The new research – Mobile Identity, Authentication & Tokenisation 2015-2020, found that as online engagement has soared, the limitations of a password-based approach are being increasingly exposed. With consumers using the same password for multiple sites, and the scale of data theft has risen dramatically.
The research estimates that the number of data breaches worldwide is expected to rise from just under 6,000 this year to more than 16,000 by 2020, with an average of 500,000 records exposed per breach. Meanwhile, high-profile data breaches such as that experienced by Ashley Madison had dramatically eroded consumer confidence in those sites.
Diminishing Fraud Risk
The Juniper study argued that approaches such as that endorsed by the GSMAs Mobile Connect initiative, which seeks to deliver a secure universal solution would be far more effective. Using this approach, the user logs in via a mobile number and a single PIN. Not only did this diminish the risk of fraud, but also offered potential benefits such as greater customer conversion rates and reduced call centre costs.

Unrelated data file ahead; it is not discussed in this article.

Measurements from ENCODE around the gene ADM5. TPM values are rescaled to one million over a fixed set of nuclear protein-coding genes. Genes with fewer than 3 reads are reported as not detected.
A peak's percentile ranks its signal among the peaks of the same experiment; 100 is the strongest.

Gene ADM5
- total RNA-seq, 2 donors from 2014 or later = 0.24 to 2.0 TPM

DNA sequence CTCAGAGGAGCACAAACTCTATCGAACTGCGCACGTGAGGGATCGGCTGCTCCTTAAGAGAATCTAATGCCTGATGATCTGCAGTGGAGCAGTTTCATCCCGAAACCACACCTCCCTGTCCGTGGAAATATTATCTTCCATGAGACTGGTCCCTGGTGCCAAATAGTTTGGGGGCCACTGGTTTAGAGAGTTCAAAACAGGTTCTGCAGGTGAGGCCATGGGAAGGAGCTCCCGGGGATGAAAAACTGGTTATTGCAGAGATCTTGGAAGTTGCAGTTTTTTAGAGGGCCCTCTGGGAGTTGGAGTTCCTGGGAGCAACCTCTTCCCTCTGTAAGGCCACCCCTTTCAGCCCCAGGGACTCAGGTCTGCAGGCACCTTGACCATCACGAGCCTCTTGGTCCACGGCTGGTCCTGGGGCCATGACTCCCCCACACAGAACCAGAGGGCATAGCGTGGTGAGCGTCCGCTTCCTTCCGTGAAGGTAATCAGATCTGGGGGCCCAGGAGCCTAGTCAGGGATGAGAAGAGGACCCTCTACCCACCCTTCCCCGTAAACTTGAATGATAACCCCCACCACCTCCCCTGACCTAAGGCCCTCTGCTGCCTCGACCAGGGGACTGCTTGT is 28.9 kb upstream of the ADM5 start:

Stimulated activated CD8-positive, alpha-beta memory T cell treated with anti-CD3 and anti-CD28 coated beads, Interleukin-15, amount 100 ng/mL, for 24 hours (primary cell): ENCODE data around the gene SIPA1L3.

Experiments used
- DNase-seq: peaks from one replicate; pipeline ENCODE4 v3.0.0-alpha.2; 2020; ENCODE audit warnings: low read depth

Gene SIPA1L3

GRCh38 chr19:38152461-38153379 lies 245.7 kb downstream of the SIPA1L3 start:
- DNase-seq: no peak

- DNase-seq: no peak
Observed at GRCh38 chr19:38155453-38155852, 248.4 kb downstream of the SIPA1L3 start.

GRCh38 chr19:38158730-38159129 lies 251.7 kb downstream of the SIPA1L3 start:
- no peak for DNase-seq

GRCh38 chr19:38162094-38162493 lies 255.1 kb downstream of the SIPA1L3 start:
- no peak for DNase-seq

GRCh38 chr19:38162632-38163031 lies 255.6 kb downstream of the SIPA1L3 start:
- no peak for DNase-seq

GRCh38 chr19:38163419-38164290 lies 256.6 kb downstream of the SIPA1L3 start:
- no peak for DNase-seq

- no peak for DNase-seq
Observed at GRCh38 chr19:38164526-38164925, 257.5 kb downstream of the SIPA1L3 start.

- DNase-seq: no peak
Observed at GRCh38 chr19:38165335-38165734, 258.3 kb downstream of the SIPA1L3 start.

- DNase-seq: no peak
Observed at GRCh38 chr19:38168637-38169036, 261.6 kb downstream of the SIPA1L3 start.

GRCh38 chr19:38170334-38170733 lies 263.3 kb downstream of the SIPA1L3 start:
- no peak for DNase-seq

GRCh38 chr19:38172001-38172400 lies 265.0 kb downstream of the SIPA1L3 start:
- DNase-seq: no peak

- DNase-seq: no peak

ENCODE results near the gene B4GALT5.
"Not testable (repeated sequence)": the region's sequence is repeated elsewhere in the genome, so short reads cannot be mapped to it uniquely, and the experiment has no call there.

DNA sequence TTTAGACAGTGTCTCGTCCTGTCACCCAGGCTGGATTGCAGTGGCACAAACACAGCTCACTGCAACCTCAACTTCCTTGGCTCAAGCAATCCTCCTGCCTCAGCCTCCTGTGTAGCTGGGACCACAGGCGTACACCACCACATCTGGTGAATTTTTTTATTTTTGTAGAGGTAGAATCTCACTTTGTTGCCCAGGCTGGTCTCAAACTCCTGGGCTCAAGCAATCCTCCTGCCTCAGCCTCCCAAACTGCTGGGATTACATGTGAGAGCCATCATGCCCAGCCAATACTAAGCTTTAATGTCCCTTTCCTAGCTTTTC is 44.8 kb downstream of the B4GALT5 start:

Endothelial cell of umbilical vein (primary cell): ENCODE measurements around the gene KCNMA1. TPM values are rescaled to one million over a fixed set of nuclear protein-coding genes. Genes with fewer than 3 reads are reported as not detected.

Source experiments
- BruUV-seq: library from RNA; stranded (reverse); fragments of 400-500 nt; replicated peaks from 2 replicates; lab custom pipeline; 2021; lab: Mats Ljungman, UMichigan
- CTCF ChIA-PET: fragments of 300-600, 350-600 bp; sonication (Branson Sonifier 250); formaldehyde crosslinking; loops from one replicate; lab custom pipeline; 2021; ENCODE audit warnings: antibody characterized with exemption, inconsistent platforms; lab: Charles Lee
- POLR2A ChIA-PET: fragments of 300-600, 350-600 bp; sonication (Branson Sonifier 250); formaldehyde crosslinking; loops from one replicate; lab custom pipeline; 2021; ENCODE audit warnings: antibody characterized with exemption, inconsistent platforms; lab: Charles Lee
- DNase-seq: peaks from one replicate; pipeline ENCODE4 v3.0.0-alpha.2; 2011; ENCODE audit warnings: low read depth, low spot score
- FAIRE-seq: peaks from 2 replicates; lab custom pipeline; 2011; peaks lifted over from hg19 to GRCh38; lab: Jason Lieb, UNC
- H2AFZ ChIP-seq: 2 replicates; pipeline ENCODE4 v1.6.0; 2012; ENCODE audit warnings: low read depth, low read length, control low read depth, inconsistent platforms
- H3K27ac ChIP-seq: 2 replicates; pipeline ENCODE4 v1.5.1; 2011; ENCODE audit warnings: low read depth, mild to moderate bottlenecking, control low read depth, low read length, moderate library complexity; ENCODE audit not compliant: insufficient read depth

According to research author Dr Windsor Holden, It is imperative to reduce online user pain points: enabling a single, secure mode of entry could be a key development in this regard.
Business Case Remains a Challenge
However, the research claimed that the business case for mobile ID solutions had yet to be fully established. It pointed out that the problem facing operators opting for a subscription-based approach is that even a low level charge ($1.00 per month) can represent a relatively substantial uplift in consumer spend.
It also stressed that for a mobile ID service to be successful, it would be essential for all network operators within a given market to be signed up to the scheme, thereby ensuring universal availability.